• Members build stronger relationships and support networks for psycho-social support;

  • ART adherence rate among group members range between 90 and 100%;

  • Relapse into drug use is reduced and people manage their drug use better when they do relapse;

  • Family relations are improved and employment rates are higher.

Due to the promising results, the pilot is expanded and extended into 2017. Read more details about this pilot

5. Mobile detox

The evaluation of the AAU pilot showed that relapse into drug use does not need to impact adherence to ARV treatment. However, when people relapse into chaotic drug use and end up back on the streets, the adherence rates may decrease over time. To ensure people get a second chance and adherence to ARVs is not endangered, this pilot envisioned a mobile detox unit for former AAU clients. The pilot was meant as a public-private partnership in four cities with a unit that could move after having supported local clients in one of the four districts. The realisations of the mobile component turned out to be too complicated.

Initially, public-private partnerships were established and successfully linked to local AIDS councils – a lobby platform initiated by Nai Zindagi. However, the locations that resulted were fixed and – due to high exploitation costs – only one materialised into an operational site. Read what lessons we learned during this pilot.

Want to know more?

Innovations in Pakistan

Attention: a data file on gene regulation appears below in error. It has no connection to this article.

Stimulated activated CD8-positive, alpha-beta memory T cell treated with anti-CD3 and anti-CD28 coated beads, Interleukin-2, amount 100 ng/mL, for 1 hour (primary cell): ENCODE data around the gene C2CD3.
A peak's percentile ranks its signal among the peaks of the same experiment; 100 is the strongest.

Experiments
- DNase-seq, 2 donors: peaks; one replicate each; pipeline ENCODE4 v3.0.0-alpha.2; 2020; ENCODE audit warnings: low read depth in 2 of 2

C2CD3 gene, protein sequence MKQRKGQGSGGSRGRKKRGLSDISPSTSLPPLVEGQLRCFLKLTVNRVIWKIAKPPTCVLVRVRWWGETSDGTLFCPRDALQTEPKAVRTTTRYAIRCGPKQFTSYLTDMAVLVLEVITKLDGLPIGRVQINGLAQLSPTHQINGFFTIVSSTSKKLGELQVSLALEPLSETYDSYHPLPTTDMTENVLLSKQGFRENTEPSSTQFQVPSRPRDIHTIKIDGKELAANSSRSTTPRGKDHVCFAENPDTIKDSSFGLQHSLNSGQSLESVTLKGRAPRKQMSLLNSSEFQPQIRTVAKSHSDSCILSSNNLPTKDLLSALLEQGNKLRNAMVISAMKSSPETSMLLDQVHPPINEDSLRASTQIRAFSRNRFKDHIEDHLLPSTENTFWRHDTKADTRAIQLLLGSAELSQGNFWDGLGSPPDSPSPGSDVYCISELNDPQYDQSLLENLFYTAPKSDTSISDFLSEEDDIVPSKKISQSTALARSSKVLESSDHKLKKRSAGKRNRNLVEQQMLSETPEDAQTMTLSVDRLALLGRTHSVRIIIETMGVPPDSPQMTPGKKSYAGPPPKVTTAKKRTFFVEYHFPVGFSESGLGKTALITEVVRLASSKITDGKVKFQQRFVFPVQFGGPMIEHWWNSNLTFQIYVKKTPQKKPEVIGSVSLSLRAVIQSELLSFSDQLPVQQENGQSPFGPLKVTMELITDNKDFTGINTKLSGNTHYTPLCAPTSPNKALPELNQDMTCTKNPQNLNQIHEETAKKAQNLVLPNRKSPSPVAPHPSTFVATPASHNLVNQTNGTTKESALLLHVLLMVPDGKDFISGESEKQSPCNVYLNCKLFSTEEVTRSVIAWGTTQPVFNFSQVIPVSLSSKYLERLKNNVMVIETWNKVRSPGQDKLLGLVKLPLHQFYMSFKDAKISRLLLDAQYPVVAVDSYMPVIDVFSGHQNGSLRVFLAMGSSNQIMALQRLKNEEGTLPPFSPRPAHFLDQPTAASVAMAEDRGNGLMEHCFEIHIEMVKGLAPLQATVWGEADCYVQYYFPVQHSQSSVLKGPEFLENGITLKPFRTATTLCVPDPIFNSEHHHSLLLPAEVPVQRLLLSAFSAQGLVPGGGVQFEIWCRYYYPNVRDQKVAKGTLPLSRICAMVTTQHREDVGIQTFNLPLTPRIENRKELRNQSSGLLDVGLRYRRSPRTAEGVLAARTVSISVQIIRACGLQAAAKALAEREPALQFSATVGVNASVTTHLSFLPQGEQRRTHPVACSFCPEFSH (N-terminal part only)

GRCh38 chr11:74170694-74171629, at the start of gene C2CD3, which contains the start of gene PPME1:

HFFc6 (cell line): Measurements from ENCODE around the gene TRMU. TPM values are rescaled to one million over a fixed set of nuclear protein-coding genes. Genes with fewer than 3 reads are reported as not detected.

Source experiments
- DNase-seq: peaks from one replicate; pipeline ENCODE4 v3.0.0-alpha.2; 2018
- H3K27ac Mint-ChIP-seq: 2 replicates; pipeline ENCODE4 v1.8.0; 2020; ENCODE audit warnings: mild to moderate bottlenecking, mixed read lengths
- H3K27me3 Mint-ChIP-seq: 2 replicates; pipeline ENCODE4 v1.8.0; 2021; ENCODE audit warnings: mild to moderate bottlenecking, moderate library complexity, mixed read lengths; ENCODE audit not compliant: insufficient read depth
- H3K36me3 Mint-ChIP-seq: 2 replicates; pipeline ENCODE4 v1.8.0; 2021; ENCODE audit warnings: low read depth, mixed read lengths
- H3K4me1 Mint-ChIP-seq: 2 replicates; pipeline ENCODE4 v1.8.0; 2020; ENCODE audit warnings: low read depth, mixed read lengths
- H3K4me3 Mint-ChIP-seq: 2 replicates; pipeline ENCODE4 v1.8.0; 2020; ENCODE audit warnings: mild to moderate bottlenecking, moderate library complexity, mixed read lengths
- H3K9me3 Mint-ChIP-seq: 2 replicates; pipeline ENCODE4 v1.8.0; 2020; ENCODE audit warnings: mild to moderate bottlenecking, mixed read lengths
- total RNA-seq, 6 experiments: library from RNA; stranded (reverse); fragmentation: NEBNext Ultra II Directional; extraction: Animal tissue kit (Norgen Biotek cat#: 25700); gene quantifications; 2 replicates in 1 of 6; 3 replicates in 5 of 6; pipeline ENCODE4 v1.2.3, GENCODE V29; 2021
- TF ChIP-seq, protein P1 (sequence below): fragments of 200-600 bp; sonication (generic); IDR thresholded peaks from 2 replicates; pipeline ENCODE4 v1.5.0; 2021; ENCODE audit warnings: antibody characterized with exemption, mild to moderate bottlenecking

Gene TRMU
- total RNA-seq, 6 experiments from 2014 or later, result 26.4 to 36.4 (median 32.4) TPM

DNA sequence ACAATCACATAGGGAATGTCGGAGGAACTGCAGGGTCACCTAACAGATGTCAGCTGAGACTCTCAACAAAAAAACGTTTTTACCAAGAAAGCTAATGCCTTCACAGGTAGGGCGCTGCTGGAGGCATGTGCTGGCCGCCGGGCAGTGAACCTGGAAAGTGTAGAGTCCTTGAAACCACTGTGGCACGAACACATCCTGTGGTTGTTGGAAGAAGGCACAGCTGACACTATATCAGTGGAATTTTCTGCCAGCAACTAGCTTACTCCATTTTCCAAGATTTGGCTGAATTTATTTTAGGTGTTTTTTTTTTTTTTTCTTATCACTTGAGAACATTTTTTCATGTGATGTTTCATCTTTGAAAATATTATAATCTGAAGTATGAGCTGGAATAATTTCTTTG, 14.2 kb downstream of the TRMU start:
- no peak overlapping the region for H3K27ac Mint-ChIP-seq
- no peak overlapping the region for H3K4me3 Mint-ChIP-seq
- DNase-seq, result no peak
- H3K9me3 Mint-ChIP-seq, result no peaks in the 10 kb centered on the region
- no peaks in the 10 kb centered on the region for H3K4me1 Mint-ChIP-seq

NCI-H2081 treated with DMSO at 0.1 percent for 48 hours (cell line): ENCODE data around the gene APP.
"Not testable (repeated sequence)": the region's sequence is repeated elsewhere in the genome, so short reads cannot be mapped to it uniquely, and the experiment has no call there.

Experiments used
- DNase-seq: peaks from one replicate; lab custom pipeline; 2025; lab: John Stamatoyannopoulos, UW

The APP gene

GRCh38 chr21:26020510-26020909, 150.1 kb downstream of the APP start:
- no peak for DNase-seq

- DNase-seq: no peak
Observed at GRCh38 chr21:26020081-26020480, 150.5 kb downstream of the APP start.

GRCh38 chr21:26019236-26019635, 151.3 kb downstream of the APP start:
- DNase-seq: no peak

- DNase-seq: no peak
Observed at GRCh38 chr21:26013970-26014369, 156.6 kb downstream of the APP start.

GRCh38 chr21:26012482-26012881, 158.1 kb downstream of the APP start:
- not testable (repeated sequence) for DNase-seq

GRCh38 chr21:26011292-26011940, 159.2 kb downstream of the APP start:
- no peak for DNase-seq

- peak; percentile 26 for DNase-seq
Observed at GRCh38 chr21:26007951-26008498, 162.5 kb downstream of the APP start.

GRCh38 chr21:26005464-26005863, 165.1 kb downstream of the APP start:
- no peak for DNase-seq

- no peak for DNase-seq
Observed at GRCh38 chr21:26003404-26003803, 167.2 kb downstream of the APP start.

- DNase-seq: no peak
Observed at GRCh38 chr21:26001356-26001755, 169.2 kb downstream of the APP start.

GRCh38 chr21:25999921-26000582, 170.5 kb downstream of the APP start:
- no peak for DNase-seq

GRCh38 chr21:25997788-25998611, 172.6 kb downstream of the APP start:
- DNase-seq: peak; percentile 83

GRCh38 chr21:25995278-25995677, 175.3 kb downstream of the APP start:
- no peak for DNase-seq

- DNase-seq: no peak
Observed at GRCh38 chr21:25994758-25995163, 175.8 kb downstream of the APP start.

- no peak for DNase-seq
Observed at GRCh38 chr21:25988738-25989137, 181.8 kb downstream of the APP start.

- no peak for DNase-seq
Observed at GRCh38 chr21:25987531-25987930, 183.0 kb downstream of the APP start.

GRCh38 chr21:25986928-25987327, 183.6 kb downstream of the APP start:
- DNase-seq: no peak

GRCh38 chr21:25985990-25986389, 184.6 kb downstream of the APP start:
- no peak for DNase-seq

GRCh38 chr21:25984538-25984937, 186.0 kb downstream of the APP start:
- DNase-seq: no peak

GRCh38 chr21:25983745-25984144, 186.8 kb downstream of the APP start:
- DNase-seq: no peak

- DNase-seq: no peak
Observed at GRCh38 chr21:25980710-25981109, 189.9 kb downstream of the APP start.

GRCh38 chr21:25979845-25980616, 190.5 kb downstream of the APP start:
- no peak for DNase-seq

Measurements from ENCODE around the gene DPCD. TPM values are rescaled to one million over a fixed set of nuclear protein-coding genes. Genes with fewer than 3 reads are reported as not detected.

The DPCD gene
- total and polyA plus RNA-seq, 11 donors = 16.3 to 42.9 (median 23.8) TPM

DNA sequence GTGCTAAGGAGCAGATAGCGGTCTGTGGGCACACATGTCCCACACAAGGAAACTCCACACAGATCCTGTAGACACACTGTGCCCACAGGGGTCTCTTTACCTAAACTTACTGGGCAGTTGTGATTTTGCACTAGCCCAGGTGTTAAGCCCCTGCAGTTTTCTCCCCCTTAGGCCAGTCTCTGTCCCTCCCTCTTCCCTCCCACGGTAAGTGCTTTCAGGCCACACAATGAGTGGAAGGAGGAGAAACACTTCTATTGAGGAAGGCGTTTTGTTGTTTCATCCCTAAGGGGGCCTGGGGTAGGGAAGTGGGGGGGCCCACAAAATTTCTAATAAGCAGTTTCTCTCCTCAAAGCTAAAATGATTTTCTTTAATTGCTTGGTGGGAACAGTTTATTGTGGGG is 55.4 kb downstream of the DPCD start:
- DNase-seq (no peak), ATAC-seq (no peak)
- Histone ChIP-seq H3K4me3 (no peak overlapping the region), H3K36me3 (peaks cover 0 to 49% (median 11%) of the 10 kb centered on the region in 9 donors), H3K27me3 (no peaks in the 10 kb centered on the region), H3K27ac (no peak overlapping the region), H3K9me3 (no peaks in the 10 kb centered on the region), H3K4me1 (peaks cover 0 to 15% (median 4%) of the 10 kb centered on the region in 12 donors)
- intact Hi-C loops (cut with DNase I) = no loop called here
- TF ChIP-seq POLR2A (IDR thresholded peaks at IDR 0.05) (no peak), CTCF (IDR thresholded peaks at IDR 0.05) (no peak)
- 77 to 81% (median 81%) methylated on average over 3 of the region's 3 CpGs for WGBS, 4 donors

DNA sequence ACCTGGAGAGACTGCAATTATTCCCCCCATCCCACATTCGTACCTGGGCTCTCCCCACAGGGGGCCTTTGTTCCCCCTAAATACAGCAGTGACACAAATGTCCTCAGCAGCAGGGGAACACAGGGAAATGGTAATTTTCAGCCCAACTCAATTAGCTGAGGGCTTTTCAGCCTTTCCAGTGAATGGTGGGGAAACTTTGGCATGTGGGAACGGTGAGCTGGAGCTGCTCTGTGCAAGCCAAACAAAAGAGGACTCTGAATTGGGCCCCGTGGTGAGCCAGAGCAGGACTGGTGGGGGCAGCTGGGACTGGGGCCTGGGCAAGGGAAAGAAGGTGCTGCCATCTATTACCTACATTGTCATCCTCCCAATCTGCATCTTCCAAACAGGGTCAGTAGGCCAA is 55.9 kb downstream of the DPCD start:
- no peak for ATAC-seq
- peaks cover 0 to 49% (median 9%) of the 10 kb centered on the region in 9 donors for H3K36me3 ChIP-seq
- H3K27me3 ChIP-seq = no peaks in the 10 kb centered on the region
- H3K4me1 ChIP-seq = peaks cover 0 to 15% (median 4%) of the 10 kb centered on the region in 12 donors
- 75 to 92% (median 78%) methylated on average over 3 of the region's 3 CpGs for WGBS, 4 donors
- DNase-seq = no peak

Our partners in Pakistan

News from Pakistan


Country Manager for Pakistan: Nick Veldwijk

Trauma Buster Technique (TBT)

The independent evaluation of the AAU recommended strengthening the relapse prevention component by introducing a sustainable, practical and affordable tool to provide psychosocial support to the clients of the AAU. 

Many drug users – estimates range up to over 30% – suffer from post-traumatic stress disorder. These psychological traumas may have preceded chronic drug use, or vice versa: PWUD suffered severe trauma while living on the street or when they found themselves in vulnerable circumstances caused by their drug use.  

Nai Zindagi hired Ms Rehana Webster who discovered a method - the Trauma Buster Technique (TBT) - to successfully neutralise the effects of trauma, regardless of its complexity.

In 2017, Mainline will explore whether TBT could be beneficial for other key populations reached by the Bridging the Gaps 2 programme. The commonalities that PWUD, sex workers and MSM have are the trauma they suffer on an individual level as a consequence of violence, marginalisation and isolation. TBT could be an example intervention that fits the needs of all three KPs. 

Read more about Trauma Buster Therapy and the experiences in Pakistan.

Innovation via meaningful involvement:

APLHIV and DUNE in Pakistan

The Association of People Living with HIV (APLHIV) in Pakistan is another Mainline innovation partner located in Pakistan. They are a Nationwide Network of People Living with HIV, affected by HIV and associated Key Populations.

Under the umbrella of The Association of People Living with HIV (APLHIV), People Who Use Drugs (PWUD) have united themselves in a semi-independent network called Drug User’s Network (DUNE). The innovative role DUNE plays in Pakistan will be used as an example to meaningfully include PWUD in service delivery and policy influencing.

Activities with APLHIV in 2017 vary between raising awareness on HCV, advocating for meaningful involvement in decision making, advocacy for increased harm reduction funding and OST and recording of human rights violation via the 24/7 helpline.

Under the Bridging the Gaps programme, ITPC, Mainline, APLHIV and Nai Zindagi initiated a participatory research that will start in 2017.

The goal of the research is to find the barriers that prevent access for those who use drugs who are diagnosed with HIV to ARVs. Furthermore, evidence will be collected on human rights violations of drug users regarding access to public health services.